Those of us who live in snowbound areas often dream of a tropically located second home, a place where we can escape to when we can't face the prospect of yet another ... day of shovelling snow. Yet, for many, financial constraints are typically a barrier. For tiny house builder and dressmaker Kristie Wolfe of Boise, Idaho, that path to sunnier climes began with an experiment to save money by first building a Tiny House on the Prairie, and then, from the money she saved by living with less, moving on to build a second, off-grid vacation home in Hawaii. Check out her captivating story as filmed by our friends over at Fair Companies:
In February 2011, I built a “tiny house” using reclaimed materials, for a total $3000. This was brought on because the thought of living in an apartment complex with 300 neighbors, who would all have the same floor-plan and Pier One furnishings decorating our white walls, literally made my stomach turn.
I originally planned to live in the tiny house for a year as an experiment, but almost instantly I adapted to my new space and enjoyed the forced simplicity that living in 97 sq. ft. requires.
Wolfe later found land to park that first tiny house for $5,000. Her vacation home in Hawaii cost about $11,000 to build, plus another $4,000 for flights, truck, rent and food, over a period of two months -- all of it on land that she purchased for $8,000. Most impressive of all is that she built part of it with her mom (that's one heck of a super-mom), and the interior details are creative, thoughtful, elegant, and all done on a small budget.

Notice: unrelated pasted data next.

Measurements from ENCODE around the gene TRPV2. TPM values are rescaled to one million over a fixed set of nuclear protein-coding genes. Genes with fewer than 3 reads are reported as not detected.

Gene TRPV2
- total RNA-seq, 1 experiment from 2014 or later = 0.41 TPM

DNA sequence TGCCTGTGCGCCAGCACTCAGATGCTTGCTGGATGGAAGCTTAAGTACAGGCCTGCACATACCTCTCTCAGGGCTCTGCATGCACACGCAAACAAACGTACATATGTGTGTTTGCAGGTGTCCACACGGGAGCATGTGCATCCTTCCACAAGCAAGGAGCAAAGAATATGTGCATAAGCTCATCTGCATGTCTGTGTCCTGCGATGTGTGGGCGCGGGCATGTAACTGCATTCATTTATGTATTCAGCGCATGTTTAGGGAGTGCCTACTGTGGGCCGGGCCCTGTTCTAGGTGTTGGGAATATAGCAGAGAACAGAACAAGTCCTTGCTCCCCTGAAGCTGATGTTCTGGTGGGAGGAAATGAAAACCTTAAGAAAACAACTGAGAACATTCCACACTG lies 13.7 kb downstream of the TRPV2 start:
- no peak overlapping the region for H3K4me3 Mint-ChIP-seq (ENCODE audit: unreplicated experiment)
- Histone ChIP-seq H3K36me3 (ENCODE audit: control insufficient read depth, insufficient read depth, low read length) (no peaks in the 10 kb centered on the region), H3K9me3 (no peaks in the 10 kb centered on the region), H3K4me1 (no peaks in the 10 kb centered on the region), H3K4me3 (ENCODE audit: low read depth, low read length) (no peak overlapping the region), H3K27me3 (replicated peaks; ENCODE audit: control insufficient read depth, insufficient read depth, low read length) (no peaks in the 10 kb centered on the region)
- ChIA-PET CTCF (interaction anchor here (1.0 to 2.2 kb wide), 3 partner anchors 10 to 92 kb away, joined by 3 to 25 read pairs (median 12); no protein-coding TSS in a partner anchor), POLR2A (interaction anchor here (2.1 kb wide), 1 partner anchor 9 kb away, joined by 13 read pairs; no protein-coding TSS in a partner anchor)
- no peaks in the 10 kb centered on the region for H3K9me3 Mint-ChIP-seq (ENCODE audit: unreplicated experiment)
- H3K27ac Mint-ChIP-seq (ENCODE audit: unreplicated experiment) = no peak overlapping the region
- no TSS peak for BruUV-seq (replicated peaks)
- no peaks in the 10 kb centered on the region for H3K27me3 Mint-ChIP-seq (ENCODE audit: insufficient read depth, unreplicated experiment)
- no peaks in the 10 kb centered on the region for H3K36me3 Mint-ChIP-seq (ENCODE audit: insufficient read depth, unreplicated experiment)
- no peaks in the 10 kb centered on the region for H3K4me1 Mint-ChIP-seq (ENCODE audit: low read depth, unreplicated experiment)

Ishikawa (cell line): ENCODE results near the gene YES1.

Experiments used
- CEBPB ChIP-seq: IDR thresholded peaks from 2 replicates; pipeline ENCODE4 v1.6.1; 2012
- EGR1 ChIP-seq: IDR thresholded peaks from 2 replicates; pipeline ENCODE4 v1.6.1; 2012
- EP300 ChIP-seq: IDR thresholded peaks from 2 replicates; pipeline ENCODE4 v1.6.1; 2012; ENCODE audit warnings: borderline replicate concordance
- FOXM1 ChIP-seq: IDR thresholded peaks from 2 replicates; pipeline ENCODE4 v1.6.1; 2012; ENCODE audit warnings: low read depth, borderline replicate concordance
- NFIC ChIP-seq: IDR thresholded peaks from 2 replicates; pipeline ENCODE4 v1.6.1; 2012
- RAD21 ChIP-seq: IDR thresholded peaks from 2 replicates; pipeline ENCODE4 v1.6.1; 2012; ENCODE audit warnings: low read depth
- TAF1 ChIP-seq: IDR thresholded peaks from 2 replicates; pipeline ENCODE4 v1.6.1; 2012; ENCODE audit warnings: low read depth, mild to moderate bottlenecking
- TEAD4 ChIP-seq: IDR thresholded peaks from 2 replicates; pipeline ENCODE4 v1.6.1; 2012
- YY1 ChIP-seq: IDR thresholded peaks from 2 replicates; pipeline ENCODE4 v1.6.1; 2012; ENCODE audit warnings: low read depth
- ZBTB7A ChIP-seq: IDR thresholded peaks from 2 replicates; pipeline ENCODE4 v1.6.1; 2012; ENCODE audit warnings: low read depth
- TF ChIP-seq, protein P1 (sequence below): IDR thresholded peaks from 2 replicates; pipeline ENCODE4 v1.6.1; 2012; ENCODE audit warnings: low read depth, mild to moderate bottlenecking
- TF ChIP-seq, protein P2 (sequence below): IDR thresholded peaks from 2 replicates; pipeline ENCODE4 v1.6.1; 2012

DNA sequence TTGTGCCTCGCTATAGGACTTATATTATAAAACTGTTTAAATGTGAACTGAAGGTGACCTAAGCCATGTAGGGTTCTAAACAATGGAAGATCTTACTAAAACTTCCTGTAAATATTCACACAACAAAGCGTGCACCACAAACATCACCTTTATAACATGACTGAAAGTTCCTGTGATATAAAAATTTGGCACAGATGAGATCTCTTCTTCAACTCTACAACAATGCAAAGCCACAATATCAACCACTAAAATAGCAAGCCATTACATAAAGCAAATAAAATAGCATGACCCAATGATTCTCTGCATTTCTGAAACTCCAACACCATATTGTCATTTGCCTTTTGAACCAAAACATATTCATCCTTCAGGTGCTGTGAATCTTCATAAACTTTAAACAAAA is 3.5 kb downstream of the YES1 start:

Everything was custom-designed, and Wolfe's home is entirely off the grid, capturing rainwater and solar energy to run her home. There are some amazing ideas, like her DIY toilet and washbasin combo that uses one water source (as you flush the toilet, water that is used to flush comes first into the basin for handwashing -- pretty brilliant). Best of all, the home is elevated off the ground, leaving an open ground floor where she made a DIY hanging bed using a trampoline.
Some may argue that having a second home is wasteful and antithetical to living with less. Yet, Wolfe's story is inspiring in the sense that she was able to achieve her dream on her own terms, in a manner that is as self-sufficient as possible. There's also more financial freedom too, as this second home will also an extra source of income; Wolfe plans to rent it out when she's not there. Wolfe's sense of adventure, and willingness to experiment and explore different ways of living are clear, and it's an admirable thing. Check out more of her story over at Tiny House on the Prairie, this article from Tiny House Magazine, Fair Companies, and if you're planning to go to Hawaii, Kristie's tiny home is available for rent via Airbnb.